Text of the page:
Marine Le Pen, on the other hand, is someone diametrically opposed to Melenchon yet similar in character. The daughter of Jean-Marie Le Pen, Marine Le Pen also supported the yellow-vest protests, supported the lowering of the retirement age to 60 and is famous for her position against the EU-France relationship. She also supports small businesses, tax cuts and privatisation. Long seen as an opponent of the immigration policies of France, Le Pen had been vocal in opposing the influx of Muslim immigrants in the aftermath of the Syrian Civil War. She had only hardened her position following further immigration from Sub-Saharan Africa.

While she did not categorically call for any expulsion of immigrants in her 2022 presidential election, her policies are always framed in such a way that they give preference to the French people in matters of social housing, welfare and jobs while cutting benefits to immigrants. Aiding her is the far-right polemicist Eric Zemmour who believes in the controversial ‘Replacement theory’ that Muslims are seeking to replace the indigenous french people and make the nation an Islamic state. Headscarf bans, limiting immigration, and constitutional reforms to eradicate radical Islam are but some of the policies of the far-right resonating with the French electorate.

What we are seeing is the death of traditional conservatism and socialism that had dominated the french republic for over 70 years. Despite jumping on the Melenchon bandwagon, the socialists still manage to be the only party in the alliance to actually lose seats when compared to the last election. Despite uniting behind Melenchon, the entire left-wing umbrella of the socialists, communists, greens and other similar parties could only garner around 22 percent of the vote. Contrast that with the 2012 election where the combined vote share of these parties came to a whopping 57.7 percent and 331 seats divided between them. With Macron shifting his coalition further to the right, the era of Socialist France seems at an end.

The space for moderate parties is now shrinking. No more will the socialists, greens and conservatives hold such sway over the electorate. What we are seeing is in fact a seismic shift of the French voters to either side of the political spectrum. Two sides of a coin, incompatible with the other. Union workers, blue and white-collar workers who once formed the foundation of centre-left coalitions are now leaving their socialist parties in droves. The death of traditionally moderate parties is part of a larger trend across Europe.  In their desperation, moderates such as the Socialist Party and the Greens have aligned themselves with the Trotskyist Melenchon only to further legitimise his credentials as a mainstream politician. Indeed, Malenchon’s victory might even embolden the radical left and we could see a resurgence of Marxist Leninism. The woeful underestimation of the far-left ideology will cost the Socialists and the Greens dear.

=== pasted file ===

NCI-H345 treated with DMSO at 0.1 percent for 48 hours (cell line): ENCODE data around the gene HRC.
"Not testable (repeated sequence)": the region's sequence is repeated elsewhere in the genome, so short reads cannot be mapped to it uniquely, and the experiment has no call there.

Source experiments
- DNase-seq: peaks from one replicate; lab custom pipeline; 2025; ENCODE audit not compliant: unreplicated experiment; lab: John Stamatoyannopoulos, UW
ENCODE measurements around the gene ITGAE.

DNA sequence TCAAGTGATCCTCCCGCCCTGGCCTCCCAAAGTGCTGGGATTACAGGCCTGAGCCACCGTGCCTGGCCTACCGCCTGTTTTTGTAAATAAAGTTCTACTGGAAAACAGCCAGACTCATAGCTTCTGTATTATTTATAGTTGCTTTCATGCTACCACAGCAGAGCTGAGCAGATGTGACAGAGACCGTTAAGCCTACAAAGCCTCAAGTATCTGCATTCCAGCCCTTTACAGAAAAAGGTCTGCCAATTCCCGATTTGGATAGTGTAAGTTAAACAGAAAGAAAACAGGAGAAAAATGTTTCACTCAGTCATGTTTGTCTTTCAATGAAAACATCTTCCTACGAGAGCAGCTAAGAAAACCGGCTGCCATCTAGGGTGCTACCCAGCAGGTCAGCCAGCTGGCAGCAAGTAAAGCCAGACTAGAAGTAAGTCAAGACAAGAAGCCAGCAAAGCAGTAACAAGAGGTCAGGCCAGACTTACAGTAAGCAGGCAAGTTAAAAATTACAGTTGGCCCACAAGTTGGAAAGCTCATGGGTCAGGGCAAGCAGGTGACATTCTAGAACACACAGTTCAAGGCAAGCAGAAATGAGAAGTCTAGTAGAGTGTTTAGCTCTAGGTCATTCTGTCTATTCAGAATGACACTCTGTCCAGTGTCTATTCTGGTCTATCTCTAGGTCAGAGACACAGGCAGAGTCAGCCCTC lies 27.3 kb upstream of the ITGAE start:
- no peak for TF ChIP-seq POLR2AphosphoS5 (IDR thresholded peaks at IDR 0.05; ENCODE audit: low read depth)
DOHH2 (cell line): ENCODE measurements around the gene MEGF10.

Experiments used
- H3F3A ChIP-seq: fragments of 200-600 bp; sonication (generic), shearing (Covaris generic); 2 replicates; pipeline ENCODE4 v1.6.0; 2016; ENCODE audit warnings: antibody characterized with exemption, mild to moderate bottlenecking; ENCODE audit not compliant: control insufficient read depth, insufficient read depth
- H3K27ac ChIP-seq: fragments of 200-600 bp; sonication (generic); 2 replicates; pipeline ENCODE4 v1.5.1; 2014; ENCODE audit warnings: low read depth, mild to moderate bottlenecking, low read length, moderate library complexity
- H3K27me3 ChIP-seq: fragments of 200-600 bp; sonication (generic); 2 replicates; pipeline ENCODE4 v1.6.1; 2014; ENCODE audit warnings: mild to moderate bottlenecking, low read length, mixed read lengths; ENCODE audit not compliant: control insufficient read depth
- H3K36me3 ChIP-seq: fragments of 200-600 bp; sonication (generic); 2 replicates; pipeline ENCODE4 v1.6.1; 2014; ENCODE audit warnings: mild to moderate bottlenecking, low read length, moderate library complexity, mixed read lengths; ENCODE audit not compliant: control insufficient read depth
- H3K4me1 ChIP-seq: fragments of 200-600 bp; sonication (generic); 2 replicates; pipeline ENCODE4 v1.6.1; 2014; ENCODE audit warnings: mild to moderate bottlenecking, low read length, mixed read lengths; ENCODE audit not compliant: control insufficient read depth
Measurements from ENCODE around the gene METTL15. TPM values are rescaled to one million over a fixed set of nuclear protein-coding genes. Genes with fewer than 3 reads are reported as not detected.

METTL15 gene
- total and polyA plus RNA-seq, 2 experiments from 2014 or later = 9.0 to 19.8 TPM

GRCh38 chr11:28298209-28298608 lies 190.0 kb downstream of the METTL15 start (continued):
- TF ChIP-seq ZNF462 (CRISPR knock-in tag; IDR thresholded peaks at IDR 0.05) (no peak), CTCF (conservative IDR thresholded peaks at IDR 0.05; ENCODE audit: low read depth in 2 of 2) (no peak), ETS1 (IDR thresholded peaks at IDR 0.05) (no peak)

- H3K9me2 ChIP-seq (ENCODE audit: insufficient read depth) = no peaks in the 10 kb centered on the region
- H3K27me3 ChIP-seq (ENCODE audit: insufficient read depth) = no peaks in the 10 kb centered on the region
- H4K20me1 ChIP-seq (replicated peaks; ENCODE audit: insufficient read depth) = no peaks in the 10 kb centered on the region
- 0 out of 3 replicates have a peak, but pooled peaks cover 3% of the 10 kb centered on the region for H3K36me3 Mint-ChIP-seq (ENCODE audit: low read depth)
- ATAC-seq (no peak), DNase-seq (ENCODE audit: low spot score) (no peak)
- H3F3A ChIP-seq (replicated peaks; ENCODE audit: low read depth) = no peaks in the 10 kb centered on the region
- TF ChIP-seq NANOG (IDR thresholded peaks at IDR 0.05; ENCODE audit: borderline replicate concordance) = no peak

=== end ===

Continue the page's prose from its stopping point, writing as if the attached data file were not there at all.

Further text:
The Syriza alliance, the opposition in Greece, is a classic example of a far-left alternative to traditional parties. Their antipathy toward capitalism along with their Marxist-Leninist and Stalinist leanings is not something that must be understated or whitewashed. They present an inherent danger to the capitalist and globalised vision of the modern democratic World Order. This is also coinciding with the rise of far-right, nationalistic and to an extent even ethnocentric political entities on the continent. We can see this in the rise of the Law and Justice party in Poland, Fidesz in Hungary, the Revival party in Bulgaria, the Party for Freedom in the Netherlands and the famous Alternative for Deutschland in Germany. The entry of the 89 National Rally members into the French National Assembly is eerily coterminous with the historic entrance of the 83 AfD members into the German Bundestag in 2021.

Furthermore, as the voting electorate shifts further to either side, a third group emerges, the abstained vote. More and more people are abstaining from voting in elections. Even now in the 2022 legislative elections, more than half the electorate abstained with only 46 percent turnout recorded. While low turnouts are not in itself a matter of concern in France but coupled with the seismic shifts to either end of the spectrum, they will only yield better results for Malenchon and Le Pen. This is because their die-hard supporters are always expected to vote for their leaders and parties irrespective of electoral success. This leaves little doubt that the future of France now swings on a pendulum.

The last time any nation in Europe faced such a vertical partition of society into rival socio-political institutional orders was in the aftermath of the Great Depression. In the tragedy that followed, who could have guessed that such polarisation would lead to 12 years of darkness. Few would guess, fewer would listen and fewer still would act on such terrible premonitions.

This is not just the demise of socialism in France but the moderate space in Europe as a whole. France has begun its precipitous fall into violence, populism and possible left-wing extremism. Undoubtedly, in such a scenario, faced with the possibility of communism and Stalinist violence, the National Rally under Le Pen would very well be the better of two evils. The battle for the French National Assembly has ended, and the War for France has only just begun.

Nived Koladi Mootheri
Author considers himself a pragmatist and an individual who has an avid interest in international affairs. He co-founded a blog for International Affairs called the ILSC TNNLU.